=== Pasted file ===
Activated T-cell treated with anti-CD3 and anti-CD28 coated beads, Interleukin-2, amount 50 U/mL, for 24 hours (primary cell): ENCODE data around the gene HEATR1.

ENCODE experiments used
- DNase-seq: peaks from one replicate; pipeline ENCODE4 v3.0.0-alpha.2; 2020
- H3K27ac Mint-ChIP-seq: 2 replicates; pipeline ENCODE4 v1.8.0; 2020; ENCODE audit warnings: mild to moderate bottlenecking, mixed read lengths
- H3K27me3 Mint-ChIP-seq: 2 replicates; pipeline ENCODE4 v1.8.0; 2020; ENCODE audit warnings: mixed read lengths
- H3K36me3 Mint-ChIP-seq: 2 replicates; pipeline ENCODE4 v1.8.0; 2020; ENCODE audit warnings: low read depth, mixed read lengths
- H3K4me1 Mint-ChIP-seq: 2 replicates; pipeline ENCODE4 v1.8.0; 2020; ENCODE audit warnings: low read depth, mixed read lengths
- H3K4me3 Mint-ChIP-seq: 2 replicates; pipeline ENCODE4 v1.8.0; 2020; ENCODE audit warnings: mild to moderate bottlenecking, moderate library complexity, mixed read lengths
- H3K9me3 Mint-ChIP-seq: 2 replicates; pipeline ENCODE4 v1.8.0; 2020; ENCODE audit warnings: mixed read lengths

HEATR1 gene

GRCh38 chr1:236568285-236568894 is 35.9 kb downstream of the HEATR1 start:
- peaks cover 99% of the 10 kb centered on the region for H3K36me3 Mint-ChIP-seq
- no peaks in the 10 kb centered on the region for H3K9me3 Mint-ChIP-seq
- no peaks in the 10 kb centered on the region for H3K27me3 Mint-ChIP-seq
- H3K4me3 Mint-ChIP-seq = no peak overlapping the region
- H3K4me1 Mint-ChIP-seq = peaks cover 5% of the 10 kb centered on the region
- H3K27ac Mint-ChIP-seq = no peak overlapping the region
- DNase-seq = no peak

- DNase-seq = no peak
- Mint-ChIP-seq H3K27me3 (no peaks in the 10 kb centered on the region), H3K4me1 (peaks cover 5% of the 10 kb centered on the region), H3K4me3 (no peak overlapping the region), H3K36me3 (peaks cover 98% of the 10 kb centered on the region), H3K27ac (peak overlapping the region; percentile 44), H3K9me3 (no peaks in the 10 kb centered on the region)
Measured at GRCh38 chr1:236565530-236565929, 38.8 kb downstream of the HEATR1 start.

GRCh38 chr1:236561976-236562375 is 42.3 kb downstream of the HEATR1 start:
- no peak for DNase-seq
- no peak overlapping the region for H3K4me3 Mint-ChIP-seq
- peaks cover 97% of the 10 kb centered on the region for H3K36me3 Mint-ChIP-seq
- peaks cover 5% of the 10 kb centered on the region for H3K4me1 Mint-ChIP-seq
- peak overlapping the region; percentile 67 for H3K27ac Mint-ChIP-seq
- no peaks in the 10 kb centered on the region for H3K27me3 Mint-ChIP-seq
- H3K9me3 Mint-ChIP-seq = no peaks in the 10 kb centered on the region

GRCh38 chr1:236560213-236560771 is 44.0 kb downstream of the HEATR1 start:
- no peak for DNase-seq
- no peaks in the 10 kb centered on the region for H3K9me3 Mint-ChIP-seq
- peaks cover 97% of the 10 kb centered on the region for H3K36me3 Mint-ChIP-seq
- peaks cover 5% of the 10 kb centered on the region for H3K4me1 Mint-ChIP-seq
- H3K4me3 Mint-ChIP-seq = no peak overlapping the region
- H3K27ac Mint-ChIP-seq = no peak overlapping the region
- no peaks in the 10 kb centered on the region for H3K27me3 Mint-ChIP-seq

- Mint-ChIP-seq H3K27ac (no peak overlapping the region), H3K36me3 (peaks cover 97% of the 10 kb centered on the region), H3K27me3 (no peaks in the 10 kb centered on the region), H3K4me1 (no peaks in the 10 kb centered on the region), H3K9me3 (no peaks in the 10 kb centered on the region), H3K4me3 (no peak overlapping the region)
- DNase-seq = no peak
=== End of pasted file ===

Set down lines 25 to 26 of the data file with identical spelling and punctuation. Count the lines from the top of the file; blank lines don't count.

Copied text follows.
- peaks cover 97% of the 10 kb centered on the region for H3K36me3 Mint-ChIP-seq
- peaks cover 5% of the 10 kb centered on the region for H3K4me1 Mint-ChIP-seq